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THE OLD HUNTSMAN;
WITH AN INCIDENT IN WHICH HE WAS CONCERNED.
[THIS old man had been huntsman to the squires of Alfoxden, which, at the time we occupied it, belonged to a minor. The old man's cottage stood upon the common, a little way from the entrance to Alfoxden Park. But it had disappeared. Many other changes had taken place in the adjoining village, which I could not but notice with a regret more natural than well-considered. Improvements but rarely appear such to those who, after long intervals of time, revisit places they have had much pleasure in. It is unnecessary to add, the fact was as mentioned in the poem; and I have, after an interval of forty-five years, the image of the old man as fresh before my eyes as if I had seen him yesterday. The expression when the hounds were out, "I dearly love their voice," was word for word from his own lips.]
IN the sweet shire of Cardigan,
No man like him the horn could sound,
In those proud days, he little cared
To blither tasks did Simon rouse
He all the country could outrun,
And still there's something in the world.
For when the chiming hounds are out,
But, oh the heavy change!-bereft
Of health, strength, friends, and kindred, see!
Old Simon to the world is left
In liveried poverty.
His Master's dead,-and no one now
Dwells in the Hall of Ivor;
Men, dogs, and horses, all are dead;
He is the sole survivor.
And he is lean and he is sick;
His legs are thin and dry.
Lives with him, near the waterfall,
Beside their moss-grown hut of clay,
This scrap of land he from the heath
Oft, working by her Husband's side,
And, though you with your utmost skill
'Tis little, very little-all
That they can do between them.
Few months of life has he in store
As he to you will tell,
For still, the more he works, the more
Do his weak ankles swell.
My gentle Reader, I perceive
O Reader! had you in your mind
What more I have to say is short, you must kindly take it:
It is no tale; but, should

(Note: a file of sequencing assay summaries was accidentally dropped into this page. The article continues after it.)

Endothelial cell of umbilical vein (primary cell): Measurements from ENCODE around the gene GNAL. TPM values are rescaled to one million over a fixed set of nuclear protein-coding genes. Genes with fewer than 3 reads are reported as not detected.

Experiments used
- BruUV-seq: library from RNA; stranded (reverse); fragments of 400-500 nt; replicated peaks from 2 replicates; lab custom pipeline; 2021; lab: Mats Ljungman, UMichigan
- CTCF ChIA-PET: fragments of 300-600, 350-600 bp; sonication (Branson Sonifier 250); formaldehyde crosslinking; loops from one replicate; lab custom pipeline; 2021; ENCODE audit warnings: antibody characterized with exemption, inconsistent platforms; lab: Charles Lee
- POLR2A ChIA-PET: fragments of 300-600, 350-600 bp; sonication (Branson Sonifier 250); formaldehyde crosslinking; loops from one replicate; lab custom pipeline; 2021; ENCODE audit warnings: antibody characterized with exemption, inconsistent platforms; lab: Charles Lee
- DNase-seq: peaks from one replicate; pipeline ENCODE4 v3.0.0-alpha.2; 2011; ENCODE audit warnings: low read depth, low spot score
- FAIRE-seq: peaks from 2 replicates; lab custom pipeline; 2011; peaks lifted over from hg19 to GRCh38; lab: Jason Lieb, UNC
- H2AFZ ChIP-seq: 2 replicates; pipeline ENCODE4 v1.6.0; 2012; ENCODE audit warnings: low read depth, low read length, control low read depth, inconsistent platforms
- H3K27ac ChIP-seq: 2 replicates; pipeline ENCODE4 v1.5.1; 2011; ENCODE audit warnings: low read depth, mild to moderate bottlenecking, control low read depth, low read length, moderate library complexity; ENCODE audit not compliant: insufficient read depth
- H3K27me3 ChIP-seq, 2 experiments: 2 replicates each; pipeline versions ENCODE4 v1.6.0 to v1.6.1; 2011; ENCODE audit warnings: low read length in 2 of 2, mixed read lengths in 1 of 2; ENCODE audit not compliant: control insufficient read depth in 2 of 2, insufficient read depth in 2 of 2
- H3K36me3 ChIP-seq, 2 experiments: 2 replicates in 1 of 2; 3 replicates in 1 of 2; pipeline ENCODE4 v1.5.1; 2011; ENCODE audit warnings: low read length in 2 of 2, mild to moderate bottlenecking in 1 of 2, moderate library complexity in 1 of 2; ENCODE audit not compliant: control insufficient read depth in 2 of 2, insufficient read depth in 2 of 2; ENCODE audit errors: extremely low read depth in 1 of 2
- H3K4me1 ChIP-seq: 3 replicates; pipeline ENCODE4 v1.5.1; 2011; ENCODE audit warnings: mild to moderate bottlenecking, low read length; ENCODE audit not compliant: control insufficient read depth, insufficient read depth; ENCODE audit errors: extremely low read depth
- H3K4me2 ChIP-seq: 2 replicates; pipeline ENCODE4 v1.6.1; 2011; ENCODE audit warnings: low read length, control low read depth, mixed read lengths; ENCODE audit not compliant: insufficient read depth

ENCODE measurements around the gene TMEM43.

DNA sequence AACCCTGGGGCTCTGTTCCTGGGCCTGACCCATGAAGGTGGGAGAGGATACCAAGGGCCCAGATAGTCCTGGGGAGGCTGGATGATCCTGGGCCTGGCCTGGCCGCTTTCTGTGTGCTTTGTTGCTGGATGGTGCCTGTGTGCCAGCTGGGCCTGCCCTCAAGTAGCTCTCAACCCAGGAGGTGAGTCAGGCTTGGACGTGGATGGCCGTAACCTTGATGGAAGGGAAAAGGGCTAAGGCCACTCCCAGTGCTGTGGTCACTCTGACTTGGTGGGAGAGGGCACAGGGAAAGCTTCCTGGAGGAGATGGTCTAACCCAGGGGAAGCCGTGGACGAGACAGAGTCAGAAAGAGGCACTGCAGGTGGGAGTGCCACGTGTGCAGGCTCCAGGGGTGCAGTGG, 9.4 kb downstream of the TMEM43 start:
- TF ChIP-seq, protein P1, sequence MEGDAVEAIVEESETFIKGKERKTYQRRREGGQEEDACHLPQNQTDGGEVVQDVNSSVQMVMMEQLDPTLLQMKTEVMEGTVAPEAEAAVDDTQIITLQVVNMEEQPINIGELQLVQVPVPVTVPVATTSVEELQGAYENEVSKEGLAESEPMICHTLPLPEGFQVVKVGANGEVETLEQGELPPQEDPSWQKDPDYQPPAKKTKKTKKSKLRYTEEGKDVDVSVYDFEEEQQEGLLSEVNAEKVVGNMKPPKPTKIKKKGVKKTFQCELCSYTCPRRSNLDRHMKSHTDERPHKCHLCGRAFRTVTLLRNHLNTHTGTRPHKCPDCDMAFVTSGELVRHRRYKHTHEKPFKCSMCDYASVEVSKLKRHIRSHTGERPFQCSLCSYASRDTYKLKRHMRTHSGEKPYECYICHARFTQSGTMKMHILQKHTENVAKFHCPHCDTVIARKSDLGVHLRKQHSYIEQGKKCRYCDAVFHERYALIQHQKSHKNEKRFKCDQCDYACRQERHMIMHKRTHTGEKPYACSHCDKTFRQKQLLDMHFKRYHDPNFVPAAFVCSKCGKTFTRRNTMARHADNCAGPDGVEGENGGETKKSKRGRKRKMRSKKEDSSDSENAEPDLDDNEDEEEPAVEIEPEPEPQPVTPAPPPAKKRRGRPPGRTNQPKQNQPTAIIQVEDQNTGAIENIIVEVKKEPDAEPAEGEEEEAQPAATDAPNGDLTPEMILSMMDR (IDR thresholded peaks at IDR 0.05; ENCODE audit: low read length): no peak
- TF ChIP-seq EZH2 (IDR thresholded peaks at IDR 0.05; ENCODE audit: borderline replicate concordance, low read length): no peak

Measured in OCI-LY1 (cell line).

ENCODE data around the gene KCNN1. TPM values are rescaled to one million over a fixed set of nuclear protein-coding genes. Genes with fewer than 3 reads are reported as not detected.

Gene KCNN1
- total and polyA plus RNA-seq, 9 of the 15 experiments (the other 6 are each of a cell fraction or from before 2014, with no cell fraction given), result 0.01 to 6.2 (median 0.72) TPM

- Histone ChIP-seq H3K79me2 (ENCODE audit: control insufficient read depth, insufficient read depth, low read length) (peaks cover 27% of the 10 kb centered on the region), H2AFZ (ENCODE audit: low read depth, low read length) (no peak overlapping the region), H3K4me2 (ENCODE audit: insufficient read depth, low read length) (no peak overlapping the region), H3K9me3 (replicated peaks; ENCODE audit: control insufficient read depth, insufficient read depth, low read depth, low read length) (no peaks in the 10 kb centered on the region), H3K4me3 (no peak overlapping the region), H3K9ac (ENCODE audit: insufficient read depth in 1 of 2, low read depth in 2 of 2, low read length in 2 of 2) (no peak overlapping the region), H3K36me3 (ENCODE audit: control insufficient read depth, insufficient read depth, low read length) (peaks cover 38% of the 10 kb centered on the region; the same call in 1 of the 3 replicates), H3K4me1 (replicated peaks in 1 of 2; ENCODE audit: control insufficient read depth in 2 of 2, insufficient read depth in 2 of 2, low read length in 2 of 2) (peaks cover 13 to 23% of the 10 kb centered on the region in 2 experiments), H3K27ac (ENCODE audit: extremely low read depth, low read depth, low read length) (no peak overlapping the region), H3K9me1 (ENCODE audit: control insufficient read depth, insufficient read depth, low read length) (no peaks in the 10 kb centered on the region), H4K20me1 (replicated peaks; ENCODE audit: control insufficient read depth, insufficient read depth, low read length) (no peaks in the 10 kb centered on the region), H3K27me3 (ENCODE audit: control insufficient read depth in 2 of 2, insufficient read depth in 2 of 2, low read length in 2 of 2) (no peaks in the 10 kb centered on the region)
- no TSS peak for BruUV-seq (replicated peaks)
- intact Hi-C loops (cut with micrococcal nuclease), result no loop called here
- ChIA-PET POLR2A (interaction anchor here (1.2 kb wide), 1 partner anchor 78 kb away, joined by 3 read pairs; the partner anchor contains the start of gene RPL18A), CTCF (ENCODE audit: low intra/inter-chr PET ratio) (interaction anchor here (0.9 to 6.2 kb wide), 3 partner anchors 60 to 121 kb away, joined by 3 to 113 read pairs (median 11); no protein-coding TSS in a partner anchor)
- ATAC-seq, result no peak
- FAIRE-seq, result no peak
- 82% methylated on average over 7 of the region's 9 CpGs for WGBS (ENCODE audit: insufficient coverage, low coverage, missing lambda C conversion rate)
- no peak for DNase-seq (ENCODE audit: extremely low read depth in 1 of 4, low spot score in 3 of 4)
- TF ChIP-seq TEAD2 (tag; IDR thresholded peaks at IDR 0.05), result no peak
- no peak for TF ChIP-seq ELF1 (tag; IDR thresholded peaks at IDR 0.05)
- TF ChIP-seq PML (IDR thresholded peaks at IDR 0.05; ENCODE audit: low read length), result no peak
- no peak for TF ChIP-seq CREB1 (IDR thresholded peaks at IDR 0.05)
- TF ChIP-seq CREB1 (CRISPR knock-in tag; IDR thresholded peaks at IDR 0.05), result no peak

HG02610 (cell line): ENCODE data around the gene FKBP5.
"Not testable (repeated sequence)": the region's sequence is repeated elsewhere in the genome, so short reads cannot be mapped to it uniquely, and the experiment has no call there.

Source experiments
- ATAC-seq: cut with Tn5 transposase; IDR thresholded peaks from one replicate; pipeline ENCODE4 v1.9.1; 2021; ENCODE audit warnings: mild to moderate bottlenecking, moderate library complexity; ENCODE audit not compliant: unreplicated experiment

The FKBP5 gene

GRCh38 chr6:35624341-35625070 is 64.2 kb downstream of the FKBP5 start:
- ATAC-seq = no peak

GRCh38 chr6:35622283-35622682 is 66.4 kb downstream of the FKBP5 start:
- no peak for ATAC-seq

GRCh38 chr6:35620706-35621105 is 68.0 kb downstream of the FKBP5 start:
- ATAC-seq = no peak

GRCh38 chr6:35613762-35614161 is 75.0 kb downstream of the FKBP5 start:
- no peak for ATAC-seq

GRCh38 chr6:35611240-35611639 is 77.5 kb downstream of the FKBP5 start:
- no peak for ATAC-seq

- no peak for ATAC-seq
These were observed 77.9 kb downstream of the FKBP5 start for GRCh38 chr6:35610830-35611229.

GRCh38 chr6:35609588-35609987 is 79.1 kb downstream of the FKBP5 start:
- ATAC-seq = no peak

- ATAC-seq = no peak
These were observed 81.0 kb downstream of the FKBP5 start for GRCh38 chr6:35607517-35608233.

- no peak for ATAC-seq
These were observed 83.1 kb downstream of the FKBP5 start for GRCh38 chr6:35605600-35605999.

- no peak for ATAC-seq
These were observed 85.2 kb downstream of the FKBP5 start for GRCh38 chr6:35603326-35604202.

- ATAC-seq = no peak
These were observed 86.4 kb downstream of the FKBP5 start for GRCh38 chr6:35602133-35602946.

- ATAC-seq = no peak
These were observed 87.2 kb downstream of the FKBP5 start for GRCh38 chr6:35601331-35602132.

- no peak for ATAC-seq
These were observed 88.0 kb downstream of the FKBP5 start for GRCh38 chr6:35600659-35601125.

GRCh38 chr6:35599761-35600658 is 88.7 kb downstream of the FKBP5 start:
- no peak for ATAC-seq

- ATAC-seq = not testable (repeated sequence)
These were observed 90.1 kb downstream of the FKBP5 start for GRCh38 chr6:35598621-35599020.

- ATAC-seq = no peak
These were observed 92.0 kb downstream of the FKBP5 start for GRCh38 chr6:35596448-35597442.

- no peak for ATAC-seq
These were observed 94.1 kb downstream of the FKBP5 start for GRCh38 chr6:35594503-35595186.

you think, Perhaps a tale you'll make it.
One summer-day I chanced to see
The mattock tottered in his hand;
"You're overtasked, good Simon Lee,
I struck, and with a single blow
At which the poor old Man so long
The tears into his eyes were brought,
They never would have done.
-I've heard of hearts unkind, kind deeds With coldness still returning;
Alas! the gratitude of men
Hath oftener left me mourning.
WRITTEN IN GERMANY,
ON ONE OF THE COLDEST DAYS OF THE CENTURY.
[A BITTER winter it was when these verses were composed by the side of my Sister, in our lodgings at a draper's house in the romantic imperial town of Goslar, on the edge of the Hartz Forest. In this town the German emperors of the Franconian line were accustomed to keep their court, and it retains vestiges of ancient splendour. So severe was the cold of this winter, that when we passed out of the parlour warmed by the stove, our cheeks were struck by the air as by cold iron. I slept in a room over a passage which was not ceiled. The people of the house used to say, rather unfeelingly, that they expected I should be frozen to death some night; but, with the protection of a pelisse lined with fur, and a dog's-skin bonnet, such as was worn by the peasants, I walked daily on the ramparts, or in a sort of public ground or garden, in which was a pond. Here, I had no companion but a kingfisher, a beautiful creature, that used to glance by me. I consequently became much attached to it. During these walks I composed the poem that follows.] The Reader must be apprised, that the Stoves in North-Germany generally have the impression of a galloping horse upon them, this being part of the Brunswick Arms.
A PLAGUE on your languages, German and Norse!
And the tongs and the poker, instead of that horse
See that Fly, a disconsolate creature! perhaps
And, sorrow for him! the dull treacherous heat